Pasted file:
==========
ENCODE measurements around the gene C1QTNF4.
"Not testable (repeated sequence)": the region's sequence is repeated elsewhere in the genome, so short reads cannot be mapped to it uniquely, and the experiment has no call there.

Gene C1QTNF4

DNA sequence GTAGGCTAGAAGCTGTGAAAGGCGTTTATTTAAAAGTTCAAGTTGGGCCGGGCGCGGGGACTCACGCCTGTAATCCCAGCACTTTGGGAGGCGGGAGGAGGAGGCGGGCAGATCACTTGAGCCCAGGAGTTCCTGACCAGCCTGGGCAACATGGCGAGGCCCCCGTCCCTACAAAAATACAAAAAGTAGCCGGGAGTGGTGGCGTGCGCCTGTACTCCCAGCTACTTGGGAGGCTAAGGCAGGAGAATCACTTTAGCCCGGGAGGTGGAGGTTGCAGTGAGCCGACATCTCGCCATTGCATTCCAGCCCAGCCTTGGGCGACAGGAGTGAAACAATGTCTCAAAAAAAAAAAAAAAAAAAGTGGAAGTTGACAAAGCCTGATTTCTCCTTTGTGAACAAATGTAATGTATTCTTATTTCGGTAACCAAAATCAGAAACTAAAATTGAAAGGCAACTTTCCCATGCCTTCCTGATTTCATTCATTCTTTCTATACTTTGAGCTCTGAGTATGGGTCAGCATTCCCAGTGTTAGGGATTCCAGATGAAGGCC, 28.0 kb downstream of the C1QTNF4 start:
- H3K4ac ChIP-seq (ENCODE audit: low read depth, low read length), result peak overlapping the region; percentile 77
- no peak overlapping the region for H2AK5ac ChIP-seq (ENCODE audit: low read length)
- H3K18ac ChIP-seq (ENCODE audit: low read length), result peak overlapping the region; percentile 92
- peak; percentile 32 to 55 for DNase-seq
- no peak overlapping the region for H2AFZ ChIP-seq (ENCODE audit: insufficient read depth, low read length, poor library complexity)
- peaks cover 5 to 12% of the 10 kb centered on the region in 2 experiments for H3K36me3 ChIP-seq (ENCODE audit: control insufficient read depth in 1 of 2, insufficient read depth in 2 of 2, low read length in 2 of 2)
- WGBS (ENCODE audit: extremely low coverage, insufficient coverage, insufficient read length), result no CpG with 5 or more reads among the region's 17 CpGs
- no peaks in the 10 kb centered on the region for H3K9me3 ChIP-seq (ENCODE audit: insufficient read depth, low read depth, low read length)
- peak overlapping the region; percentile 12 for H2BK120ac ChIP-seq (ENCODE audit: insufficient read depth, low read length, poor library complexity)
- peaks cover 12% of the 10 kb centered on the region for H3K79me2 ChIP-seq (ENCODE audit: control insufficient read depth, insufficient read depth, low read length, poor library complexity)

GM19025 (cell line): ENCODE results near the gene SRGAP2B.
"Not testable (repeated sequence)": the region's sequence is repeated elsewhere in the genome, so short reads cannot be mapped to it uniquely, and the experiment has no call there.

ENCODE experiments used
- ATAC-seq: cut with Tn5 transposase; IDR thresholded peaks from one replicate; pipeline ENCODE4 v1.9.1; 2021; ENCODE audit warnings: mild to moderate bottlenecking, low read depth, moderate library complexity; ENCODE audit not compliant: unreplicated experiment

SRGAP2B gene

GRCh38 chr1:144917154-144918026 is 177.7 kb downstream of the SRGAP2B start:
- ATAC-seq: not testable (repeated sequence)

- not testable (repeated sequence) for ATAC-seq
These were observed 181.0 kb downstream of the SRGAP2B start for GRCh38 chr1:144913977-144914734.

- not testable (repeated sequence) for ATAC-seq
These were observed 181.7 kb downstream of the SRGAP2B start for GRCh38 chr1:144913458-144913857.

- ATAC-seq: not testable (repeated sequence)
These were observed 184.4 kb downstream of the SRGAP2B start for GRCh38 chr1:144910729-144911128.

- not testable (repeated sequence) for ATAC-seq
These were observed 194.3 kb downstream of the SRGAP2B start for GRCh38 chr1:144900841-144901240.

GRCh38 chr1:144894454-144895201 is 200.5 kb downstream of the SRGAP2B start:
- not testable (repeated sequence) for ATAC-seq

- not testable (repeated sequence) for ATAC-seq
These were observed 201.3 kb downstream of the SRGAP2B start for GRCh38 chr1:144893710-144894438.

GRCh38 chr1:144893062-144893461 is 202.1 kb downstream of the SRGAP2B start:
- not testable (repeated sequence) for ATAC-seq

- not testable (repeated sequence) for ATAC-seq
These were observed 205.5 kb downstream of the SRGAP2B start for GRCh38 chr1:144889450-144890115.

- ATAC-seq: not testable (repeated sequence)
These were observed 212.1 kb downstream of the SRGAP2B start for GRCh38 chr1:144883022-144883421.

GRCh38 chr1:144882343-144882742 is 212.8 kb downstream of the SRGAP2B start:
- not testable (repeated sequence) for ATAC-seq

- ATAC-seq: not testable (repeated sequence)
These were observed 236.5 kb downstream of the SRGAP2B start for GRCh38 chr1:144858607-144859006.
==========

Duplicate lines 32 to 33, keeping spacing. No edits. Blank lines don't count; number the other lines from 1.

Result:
- not testable (repeated sequence) for ATAC-seq
These were observed 201.3 kb downstream of the SRGAP2B start for GRCh38 chr1:144893710-144894438.